On Hardball, Three Guests Gave Conflicting Answers, But Matthews Didn't Notice
JABBS often criticizes Chris Matthews, when the MSNBC host fails to identify conservative spin -- parroting it himself or not playing "hardball" when it comes from his right-skewing panels.
Matthews once lived up to his "hardball" persona. But MSNBC turned rightward after 9/11, canceling the higher-rated Phil Donahue in favor of the lower-rated Joe Scarborough, and adding conservative pundits Tucker Carlson and Monica Crowley. The MSNBC execs saw Fox News' ratings, and knew what to do. Go right, the MSNBC execs told Matthews, and he followed suit.
JABBS isn't suggesting Matthews is a conservative, but he's not a liberal either -- as conservative bloggers insist. Frankly, Matthews is best when he pits equal numbers of liberals vs. conservatives and tears holes in the various arguments. That's playing "hardball," and too often of late, Matthews hasn't been up to the task. His viewers suffer the results.
The gaping holes were evident during the May 25 show, a multi-faceted discussion on the 14 centrist Senators who brokered an end to the Democrats' filibuster of a handful of President Bush's judicial nominees.
One discussion point touched upon by three guests -- Sen. John Warner (R-VA), Sen. Charles Schumer (D-NY), and conservative pundit Tony Blankley -- dealt with the statement in the Constitution that the President seek the advice and consent of the Senate when preparing to nominate judges.
But Warner, Schumer and Blankley offered conflicting opinions of whether recent presidents -- Bush and Clinton -- have followed this constitutional guideline.
Here are the key quotes from Matthews' guests:
WARNER: "And I think our president has been — certainly with this senator, I‘ve had the opportunity to consult with him on judicial nominations. And I think perhaps it will broaden and in such a way that the — if there is a nominee for the Supreme Court, it is my hope and it would be good for the nation it would be a strong bipartisan vote."
Schumer, who wrote a letter to Bush last week urging him to consult with senators of both parties before submitting future judicial nominations, said this:
SCHUMER: "(W)hen President Clinton had to nominate two Supreme Court nominees, he regularly consulted a number of Republicans, including Orrin Hatch. He gave some names to Orrin Hatch and Orrin Hatch said, you‘re going to have trouble with those names. He gave others and Orrin Hatch vetted them and said, choose them. And Orrin Hatch actually ahead of time said that Breyer and Ginsburg would be acceptable choices to the Republican-controlled Senate."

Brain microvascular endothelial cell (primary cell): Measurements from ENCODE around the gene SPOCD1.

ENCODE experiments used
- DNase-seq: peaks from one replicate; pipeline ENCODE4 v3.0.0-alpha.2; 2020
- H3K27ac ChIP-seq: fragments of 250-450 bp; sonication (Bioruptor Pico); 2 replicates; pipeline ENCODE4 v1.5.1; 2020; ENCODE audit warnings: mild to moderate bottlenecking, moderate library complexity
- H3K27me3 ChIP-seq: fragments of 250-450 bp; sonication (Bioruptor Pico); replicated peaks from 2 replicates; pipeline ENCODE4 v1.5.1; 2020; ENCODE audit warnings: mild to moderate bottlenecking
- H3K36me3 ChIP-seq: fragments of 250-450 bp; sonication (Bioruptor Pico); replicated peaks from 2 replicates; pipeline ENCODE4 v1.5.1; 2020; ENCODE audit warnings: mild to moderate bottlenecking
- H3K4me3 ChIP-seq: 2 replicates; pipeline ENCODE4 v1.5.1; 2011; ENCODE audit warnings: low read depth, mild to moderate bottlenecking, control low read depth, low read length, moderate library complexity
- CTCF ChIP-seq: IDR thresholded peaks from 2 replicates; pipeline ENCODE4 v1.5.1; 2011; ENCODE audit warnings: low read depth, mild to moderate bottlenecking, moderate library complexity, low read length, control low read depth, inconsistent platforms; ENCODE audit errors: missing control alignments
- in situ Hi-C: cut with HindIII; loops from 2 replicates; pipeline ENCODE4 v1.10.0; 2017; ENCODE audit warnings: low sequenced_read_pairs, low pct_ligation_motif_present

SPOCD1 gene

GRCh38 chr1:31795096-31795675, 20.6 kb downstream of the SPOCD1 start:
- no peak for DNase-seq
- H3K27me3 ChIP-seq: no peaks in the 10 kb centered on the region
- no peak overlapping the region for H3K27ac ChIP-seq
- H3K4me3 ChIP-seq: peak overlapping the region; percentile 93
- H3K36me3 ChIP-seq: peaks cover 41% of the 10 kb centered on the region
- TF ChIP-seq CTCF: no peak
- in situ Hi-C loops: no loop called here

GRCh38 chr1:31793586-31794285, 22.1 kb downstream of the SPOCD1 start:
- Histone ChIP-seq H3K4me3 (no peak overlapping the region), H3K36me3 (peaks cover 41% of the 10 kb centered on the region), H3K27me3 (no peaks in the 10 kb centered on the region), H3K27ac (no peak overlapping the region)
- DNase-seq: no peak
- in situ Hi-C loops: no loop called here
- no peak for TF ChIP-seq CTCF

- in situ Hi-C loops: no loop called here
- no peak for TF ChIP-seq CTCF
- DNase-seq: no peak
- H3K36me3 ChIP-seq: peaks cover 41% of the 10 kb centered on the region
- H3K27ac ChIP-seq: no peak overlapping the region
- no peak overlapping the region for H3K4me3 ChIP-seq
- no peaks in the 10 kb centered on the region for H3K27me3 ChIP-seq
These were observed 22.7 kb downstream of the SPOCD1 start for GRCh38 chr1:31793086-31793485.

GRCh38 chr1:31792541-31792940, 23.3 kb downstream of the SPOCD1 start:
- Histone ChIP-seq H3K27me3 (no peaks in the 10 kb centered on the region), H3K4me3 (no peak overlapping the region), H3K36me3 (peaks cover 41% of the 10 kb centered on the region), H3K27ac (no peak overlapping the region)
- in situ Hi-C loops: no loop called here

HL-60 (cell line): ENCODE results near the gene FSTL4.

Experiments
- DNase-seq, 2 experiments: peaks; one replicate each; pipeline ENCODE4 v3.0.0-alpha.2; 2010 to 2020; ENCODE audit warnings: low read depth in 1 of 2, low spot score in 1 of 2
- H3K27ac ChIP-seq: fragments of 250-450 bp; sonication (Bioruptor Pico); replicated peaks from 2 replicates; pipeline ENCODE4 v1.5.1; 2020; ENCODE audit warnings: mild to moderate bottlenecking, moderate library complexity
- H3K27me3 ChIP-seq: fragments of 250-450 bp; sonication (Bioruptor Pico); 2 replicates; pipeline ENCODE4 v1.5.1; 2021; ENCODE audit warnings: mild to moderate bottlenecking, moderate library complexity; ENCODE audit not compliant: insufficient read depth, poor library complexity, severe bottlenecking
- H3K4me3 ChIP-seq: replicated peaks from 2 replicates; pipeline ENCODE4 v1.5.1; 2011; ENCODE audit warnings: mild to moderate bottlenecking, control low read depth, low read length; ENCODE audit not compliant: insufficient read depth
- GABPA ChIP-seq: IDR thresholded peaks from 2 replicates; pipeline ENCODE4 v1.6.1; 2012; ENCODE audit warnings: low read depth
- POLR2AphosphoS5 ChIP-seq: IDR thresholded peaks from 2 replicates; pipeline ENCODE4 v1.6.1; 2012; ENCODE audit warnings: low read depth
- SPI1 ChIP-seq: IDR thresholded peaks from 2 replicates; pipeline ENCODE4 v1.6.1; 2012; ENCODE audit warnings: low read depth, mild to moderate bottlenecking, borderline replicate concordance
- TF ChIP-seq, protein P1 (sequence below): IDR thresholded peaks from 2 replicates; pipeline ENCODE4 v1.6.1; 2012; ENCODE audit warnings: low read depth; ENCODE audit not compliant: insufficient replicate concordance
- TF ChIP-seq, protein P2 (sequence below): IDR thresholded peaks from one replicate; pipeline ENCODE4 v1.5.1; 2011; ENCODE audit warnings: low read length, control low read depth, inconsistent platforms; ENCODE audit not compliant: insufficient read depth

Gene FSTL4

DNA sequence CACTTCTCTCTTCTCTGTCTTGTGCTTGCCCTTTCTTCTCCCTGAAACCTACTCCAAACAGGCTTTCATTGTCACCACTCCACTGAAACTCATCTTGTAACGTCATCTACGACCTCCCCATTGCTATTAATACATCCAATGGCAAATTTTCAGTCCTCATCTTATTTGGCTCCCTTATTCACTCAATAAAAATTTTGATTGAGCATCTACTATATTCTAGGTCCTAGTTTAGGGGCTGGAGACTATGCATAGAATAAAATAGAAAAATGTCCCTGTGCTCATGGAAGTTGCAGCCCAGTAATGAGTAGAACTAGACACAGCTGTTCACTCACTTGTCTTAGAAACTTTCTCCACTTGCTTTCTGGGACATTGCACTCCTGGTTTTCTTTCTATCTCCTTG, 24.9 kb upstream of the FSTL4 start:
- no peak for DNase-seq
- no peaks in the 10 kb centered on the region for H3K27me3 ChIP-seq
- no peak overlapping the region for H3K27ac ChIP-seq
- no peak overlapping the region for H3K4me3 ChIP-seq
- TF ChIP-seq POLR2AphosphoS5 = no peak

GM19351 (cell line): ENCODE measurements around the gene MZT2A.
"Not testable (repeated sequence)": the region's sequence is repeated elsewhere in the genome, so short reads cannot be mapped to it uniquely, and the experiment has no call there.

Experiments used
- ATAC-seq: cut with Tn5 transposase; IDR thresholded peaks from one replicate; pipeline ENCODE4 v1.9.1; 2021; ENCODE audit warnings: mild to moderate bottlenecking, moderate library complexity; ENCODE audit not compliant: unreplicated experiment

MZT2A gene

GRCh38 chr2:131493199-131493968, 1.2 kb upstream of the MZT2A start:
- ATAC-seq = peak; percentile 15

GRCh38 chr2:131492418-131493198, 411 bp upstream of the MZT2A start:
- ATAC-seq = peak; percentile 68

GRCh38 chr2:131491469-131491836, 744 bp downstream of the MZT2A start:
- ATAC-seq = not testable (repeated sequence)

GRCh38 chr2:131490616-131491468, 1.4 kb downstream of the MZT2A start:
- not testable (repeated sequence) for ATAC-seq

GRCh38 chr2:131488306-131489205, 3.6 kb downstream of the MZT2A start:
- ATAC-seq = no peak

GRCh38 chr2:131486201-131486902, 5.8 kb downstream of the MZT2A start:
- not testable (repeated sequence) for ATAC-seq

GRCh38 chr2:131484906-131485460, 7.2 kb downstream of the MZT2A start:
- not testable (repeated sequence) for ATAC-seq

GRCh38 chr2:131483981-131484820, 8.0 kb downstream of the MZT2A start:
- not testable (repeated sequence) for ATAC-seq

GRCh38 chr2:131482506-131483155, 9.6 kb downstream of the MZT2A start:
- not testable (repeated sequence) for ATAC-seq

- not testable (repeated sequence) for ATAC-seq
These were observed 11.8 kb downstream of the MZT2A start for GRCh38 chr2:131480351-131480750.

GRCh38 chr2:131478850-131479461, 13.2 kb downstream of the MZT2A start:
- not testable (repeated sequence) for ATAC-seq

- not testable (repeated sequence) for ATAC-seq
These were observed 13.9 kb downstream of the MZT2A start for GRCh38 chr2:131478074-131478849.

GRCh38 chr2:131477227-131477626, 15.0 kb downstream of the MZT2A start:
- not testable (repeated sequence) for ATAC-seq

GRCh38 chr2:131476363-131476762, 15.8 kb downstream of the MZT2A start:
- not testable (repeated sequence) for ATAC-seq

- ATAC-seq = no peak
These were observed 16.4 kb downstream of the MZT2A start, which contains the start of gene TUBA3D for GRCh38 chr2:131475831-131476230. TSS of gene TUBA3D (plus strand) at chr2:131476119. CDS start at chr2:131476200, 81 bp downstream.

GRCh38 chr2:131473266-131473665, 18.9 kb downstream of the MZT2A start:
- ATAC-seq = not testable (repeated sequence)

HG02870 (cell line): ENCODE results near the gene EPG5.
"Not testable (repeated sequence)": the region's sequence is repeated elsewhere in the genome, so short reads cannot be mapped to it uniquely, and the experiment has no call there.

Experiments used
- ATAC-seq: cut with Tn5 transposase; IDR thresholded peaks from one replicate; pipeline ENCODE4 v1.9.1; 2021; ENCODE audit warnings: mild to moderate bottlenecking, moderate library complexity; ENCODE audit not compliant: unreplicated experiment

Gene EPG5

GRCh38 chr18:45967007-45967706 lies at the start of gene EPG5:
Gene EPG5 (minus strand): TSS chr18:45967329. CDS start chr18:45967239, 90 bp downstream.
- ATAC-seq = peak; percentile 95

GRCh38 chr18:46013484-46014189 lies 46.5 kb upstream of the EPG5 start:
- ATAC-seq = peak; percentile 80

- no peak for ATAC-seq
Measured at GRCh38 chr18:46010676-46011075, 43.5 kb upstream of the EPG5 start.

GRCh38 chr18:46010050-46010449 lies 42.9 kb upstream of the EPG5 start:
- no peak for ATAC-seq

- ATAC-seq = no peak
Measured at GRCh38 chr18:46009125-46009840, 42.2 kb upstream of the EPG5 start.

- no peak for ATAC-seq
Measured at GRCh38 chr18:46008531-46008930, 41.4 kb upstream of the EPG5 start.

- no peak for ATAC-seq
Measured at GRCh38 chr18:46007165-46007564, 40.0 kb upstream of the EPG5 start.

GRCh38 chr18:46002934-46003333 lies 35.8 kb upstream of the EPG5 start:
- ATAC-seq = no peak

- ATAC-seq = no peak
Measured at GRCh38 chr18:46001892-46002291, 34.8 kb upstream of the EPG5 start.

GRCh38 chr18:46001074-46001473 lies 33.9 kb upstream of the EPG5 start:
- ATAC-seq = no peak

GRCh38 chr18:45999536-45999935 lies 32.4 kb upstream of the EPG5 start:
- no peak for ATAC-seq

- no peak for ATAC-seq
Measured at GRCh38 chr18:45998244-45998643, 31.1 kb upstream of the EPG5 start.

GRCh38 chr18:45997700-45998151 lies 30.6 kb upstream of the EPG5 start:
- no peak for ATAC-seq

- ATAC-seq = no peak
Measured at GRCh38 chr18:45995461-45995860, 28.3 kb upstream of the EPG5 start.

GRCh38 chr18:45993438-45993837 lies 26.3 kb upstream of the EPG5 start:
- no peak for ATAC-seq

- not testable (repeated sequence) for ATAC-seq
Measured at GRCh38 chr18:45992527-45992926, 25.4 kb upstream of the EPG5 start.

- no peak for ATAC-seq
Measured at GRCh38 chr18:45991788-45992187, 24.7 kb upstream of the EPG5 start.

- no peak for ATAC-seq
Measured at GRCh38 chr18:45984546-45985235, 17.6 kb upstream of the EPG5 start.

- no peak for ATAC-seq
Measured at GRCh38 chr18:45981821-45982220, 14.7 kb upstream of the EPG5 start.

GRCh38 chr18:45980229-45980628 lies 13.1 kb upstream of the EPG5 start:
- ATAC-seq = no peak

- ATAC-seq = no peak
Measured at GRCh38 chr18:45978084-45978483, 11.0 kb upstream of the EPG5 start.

Blankley, during a journalists' roundtable later in the show, said:
BLANKLEY: (T)hat hasn‘t been the practice in the recent past, that Clinton did not seek out our Republican support for Ginsburg before he nominated her, nor did we think he was obliged to."
But Matthews doesn't recognize the contradiction, responding:
MATTHEWS: There would have been a lot of judges on the Supreme Court who never would have gotten there had their names been floated beforehand, Clarence Thomas, perhaps, Robert Bork. Well, he never made it.
A good journalist would have realized the conflcting opinions of presidents seeking advice and consent on judicial nominees. But Matthews is more blowhard than journalist, and rather than play "hardball," he moves on to his next pre-scripted question.
A good journalist would have stepped in and asked Warner whether he knew of any Democrats who had consulted with Bush on judicial nominees, for no doubt he knew that Schumer was next on the show's docket, and that Schumer obviously didn't think Bush was seeking bipartisan advice. I'm guessing that had Matthews asked Warner the question, Warner would have admitted that Bush only consults with those he agrees with -- his fellow conservative Republicans (and Zell Miller).
If Matthews thought Schumer was lying when telling his anecdote about Clinton consulting with Orrin Hatch, he certainly didn't let on. That said, Matthews should have recalled Schumer's anecdote when Blankley contradicted it.
Is it just coincidence that both times Matthews failed to play "hardball" came when he was faced with comments from the right side of the aisle?
Don't think Matthews is prone to accepting conservative spin as fact? Fine. Then he's a lousy journalist. Remember, Matthews knows it's his job to fact-check. As said last month: "Otherwise, people assume, since I sat here and let somebody say something, it must be true."
For what it's worth, Blankley was part of a three-person roundtable that also included conservative New York Post columnist Deborah Orin, and Washington Post international affairs columnist David Ignatius.
Now, conservative bloggers will say that's fair, and likely the MSNBC bigwigs would, too. But go do a Google search of "David Ignatius, liberal," and you won't easily find that label -- from liberal or conservative writers. But for this panel to be fair, you would have to assume Ignatius was a liberal, and Mathews was one, too.
Too often, this is how panels are formed on Hardball. One recent study found the show's panels skewed right by a 3-1 margin. Yes, Matthews has liberals on his show, but if Blankley and Orin are two of the shows' conservative guests, common sense says the third guest should be a liberal pundit, such as Eric Alterman or Katrina vanden Heuvel.
But that wouldn't sit well with the MSNBC bigwigs.